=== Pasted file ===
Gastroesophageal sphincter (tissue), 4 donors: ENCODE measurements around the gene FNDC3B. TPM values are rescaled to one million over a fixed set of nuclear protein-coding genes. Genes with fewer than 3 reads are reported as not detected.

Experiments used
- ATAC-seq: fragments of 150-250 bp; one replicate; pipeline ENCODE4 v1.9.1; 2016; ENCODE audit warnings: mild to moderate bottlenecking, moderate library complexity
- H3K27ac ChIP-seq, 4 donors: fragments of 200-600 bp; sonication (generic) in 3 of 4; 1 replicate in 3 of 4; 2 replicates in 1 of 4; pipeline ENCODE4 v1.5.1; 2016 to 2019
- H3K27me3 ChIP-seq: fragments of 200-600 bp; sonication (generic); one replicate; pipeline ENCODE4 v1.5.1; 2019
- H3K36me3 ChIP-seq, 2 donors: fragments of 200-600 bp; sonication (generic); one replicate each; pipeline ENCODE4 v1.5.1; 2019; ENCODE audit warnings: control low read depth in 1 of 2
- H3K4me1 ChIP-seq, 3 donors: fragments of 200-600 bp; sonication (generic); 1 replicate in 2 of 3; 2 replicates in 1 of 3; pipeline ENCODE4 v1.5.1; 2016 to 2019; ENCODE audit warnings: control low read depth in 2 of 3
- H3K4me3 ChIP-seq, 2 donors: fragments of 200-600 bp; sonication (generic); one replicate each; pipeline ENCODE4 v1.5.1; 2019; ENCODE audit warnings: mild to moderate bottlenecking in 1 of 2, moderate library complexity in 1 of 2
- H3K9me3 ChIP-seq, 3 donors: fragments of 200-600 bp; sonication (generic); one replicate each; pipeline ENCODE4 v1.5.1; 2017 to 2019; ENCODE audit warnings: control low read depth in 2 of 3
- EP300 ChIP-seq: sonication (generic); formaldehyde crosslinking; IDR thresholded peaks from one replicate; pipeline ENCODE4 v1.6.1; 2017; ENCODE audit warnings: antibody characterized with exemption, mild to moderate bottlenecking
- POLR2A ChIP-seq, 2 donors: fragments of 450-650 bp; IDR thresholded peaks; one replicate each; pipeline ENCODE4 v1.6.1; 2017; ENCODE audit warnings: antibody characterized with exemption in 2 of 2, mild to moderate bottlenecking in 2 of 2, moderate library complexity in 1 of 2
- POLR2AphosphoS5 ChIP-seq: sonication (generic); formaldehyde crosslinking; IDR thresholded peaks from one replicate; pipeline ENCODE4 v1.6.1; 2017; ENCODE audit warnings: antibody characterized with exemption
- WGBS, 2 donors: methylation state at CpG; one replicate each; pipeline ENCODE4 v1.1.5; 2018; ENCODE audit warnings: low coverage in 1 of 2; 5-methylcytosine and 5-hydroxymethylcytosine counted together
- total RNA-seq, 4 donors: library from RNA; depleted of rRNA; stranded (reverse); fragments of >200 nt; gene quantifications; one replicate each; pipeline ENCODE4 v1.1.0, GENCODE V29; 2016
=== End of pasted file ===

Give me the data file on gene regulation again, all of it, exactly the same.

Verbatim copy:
Gastroesophageal sphincter (tissue), 4 donors: ENCODE measurements around the gene FNDC3B. TPM values are rescaled to one million over a fixed set of nuclear protein-coding genes. Genes with fewer than 3 reads are reported as not detected.

Experiments used
- ATAC-seq: fragments of 150-250 bp; one replicate; pipeline ENCODE4 v1.9.1; 2016; ENCODE audit warnings: mild to moderate bottlenecking, moderate library complexity
- H3K27ac ChIP-seq, 4 donors: fragments of 200-600 bp; sonication (generic) in 3 of 4; 1 replicate in 3 of 4; 2 replicates in 1 of 4; pipeline ENCODE4 v1.5.1; 2016 to 2019
- H3K27me3 ChIP-seq: fragments of 200-600 bp; sonication (generic); one replicate; pipeline ENCODE4 v1.5.1; 2019
- H3K36me3 ChIP-seq, 2 donors: fragments of 200-600 bp; sonication (generic); one replicate each; pipeline ENCODE4 v1.5.1; 2019; ENCODE audit warnings: control low read depth in 1 of 2
- H3K4me1 ChIP-seq, 3 donors: fragments of 200-600 bp; sonication (generic); 1 replicate in 2 of 3; 2 replicates in 1 of 3; pipeline ENCODE4 v1.5.1; 2016 to 2019; ENCODE audit warnings: control low read depth in 2 of 3
- H3K4me3 ChIP-seq, 2 donors: fragments of 200-600 bp; sonication (generic); one replicate each; pipeline ENCODE4 v1.5.1; 2019; ENCODE audit warnings: mild to moderate bottlenecking in 1 of 2, moderate library complexity in 1 of 2
- H3K9me3 ChIP-seq, 3 donors: fragments of 200-600 bp; sonication (generic); one replicate each; pipeline ENCODE4 v1.5.1; 2017 to 2019; ENCODE audit warnings: control low read depth in 2 of 3
- EP300 ChIP-seq: sonication (generic); formaldehyde crosslinking; IDR thresholded peaks from one replicate; pipeline ENCODE4 v1.6.1; 2017; ENCODE audit warnings: antibody characterized with exemption, mild to moderate bottlenecking
- POLR2A ChIP-seq, 2 donors: fragments of 450-650 bp; IDR thresholded peaks; one replicate each; pipeline ENCODE4 v1.6.1; 2017; ENCODE audit warnings: antibody characterized with exemption in 2 of 2, mild to moderate bottlenecking in 2 of 2, moderate library complexity in 1 of 2
- POLR2AphosphoS5 ChIP-seq: sonication (generic); formaldehyde crosslinking; IDR thresholded peaks from one replicate; pipeline ENCODE4 v1.6.1; 2017; ENCODE audit warnings: antibody characterized with exemption
- WGBS, 2 donors: methylation state at CpG; one replicate each; pipeline ENCODE4 v1.1.5; 2018; ENCODE audit warnings: low coverage in 1 of 2; 5-methylcytosine and 5-hydroxymethylcytosine counted together
- total RNA-seq, 4 donors: library from RNA; depleted of rRNA; stranded (reverse); fragments of >200 nt; gene quantifications; one replicate each; pipeline ENCODE4 v1.1.0, GENCODE V29; 2016